Tesla (TSLA) is perhaps the greatest Bull/Bear debate in the history of the stock market. The discussion of how much Tesla is worth has now been raging for years.

The Bulls say it will be worth multiples more than its current value. The Bears say it is a cash-burning machine headed toward bankruptcy. Talk about two opposite ends of the spectrum. There is a general flaw in both of these arguments, and 2017 is likely going to decide which is right and which side is wrong. 

Let's get back to the flaw in the Bull/Bear argument. The Bears will say TSLA is a cash-burning machine headed to bankruptcy. True, the company does burn lots of money, but so did Amazon (AMZN) for many years. The Bears will argue that electric vehicle demand will be picking up and TSLA can't hold its market share. Right now, more EV cars are coming to market. The Bears will argue that Tesla can never build 500,000 Model 3 cars for $35,000 a year and the company will lose tons of money per car. 

The Bull case is just as flawed, as they believe Tesla will revolutionize the industry. It's true that nobody spoke about electric vehicles 10 years ago. The Bulls think TSLA is making cars that will cut greenhouse emissions. Yes, but the electricity needs to be produced from somewhere. The Bulls will argue that Tesla is disrupting the auto industry. Yes, it is forcing automakers to roll out EV models en masse. 

Do you notice anything similar on each side of the argument? Autos, all it talks about is cars and the auto industry. Is Apple a phone maker or is it a tech company that makes phones? There's a big difference. A phone for the most part is a commoditized product. They are cheap to make and the barrier to entry seems pretty low. Or is Apple a tech company that makes software and an ecosystem that the phone serves as merely a gateway to the user?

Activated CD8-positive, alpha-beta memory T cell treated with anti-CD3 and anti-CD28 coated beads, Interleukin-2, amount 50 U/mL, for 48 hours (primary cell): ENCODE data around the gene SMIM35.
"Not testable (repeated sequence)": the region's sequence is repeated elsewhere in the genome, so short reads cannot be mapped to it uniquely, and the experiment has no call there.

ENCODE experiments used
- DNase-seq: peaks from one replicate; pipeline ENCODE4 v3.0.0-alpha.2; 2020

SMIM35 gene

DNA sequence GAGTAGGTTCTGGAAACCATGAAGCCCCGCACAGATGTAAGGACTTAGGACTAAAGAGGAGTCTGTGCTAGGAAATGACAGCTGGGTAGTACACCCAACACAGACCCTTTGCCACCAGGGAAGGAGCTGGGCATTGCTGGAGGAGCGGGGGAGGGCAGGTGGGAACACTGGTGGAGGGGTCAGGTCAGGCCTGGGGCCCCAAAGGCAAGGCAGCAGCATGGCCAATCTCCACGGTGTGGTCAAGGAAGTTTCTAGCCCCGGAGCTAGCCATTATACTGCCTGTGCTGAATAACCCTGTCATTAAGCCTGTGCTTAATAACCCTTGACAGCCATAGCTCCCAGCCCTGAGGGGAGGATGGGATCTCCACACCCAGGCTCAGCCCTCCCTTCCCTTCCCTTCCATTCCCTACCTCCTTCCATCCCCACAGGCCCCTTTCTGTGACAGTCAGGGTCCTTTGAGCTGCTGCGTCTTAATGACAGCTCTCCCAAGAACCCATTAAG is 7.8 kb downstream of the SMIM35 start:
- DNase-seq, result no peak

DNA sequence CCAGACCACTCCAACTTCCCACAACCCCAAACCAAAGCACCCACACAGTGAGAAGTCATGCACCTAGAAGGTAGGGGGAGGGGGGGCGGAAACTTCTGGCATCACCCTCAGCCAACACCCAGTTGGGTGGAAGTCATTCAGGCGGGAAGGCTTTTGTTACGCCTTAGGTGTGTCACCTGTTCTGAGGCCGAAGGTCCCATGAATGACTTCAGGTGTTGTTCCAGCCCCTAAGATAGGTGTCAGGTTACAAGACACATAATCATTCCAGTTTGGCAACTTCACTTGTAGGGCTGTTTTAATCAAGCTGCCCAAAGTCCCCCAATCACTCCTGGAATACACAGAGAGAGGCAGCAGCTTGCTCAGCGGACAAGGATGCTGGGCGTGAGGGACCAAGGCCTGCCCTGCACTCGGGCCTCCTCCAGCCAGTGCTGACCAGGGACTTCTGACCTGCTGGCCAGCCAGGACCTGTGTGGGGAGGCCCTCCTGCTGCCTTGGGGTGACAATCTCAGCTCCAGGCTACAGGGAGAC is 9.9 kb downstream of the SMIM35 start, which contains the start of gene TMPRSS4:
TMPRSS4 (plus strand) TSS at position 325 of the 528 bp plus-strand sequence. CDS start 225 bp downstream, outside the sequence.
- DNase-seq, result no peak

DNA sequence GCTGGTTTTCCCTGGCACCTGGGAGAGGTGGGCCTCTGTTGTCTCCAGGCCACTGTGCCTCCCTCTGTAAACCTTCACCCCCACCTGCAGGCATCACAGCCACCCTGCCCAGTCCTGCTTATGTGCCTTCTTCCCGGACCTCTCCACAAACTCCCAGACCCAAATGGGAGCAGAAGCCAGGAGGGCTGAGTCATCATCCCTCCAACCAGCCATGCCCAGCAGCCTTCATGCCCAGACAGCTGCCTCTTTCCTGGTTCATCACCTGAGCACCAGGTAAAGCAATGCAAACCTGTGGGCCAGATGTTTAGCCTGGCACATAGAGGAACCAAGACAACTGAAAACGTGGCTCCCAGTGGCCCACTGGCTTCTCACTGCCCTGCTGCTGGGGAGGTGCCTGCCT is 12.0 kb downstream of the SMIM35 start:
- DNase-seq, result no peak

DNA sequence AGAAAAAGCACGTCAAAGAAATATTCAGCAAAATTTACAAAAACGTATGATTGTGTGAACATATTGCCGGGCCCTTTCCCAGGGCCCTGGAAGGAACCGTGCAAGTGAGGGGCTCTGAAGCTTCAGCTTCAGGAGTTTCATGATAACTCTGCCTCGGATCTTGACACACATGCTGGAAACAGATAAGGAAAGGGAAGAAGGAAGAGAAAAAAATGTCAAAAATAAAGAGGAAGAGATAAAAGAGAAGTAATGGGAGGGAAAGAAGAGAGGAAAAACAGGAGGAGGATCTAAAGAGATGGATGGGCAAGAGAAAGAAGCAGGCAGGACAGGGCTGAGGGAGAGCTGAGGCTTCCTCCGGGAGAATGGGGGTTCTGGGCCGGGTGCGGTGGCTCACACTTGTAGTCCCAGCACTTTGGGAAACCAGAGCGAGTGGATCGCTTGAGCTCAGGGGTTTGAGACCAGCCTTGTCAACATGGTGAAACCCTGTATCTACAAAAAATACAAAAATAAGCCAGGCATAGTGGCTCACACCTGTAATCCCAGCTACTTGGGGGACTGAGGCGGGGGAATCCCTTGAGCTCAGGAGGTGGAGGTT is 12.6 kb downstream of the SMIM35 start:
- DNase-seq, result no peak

Now, is Tesla an automaker like Ford, GM or Daimler? Or does it resemble a tech company such as Google, Microsoft and Apple? It is an important question; valuations are very different. Sure, Tesla makes a car, just like Apple makes an iPhone. Tesla is, and does, have an ecosystem, with its software that runs the car, the autonomous driving network with machine learning and over-the-air updates. When was the last Ford, GM or Daimler pushed out an autonomous driving update over the air?

Trying to value something that is changing the landscape of an industry is nearly impossible. The market has already told us what TSLA is worth: like it or not, $40 billion. Why? Because it has been trading in the same range for nearly three years. Knowing what it will be worth three years from now is the impossible task. I'd argue with anyone that tries to make a case for a Tesla valuation three years, let alone two years, out.

It is nearly impossible to predict any of the variables that go into any of the models used to figure these valuations out. None. Can you tell us what the risk-free rate will be? How many cars Tesla can produce? What will be the demand for the cars? One can't, so it is not even worth trying. (See also: The Impossible Task of Valuing Netflix.)

TSLA Revenue (TTM) Chart

TSLA Revenue (TTM) data by YCharts

Instead, one should focus on what information is presently at hand. TSLA's revenue growth over the years has been steady and seemingly growing at a faster pace, if one sees the curve on the chart above. Despite these gains, TSLA has been unable to turn a profit.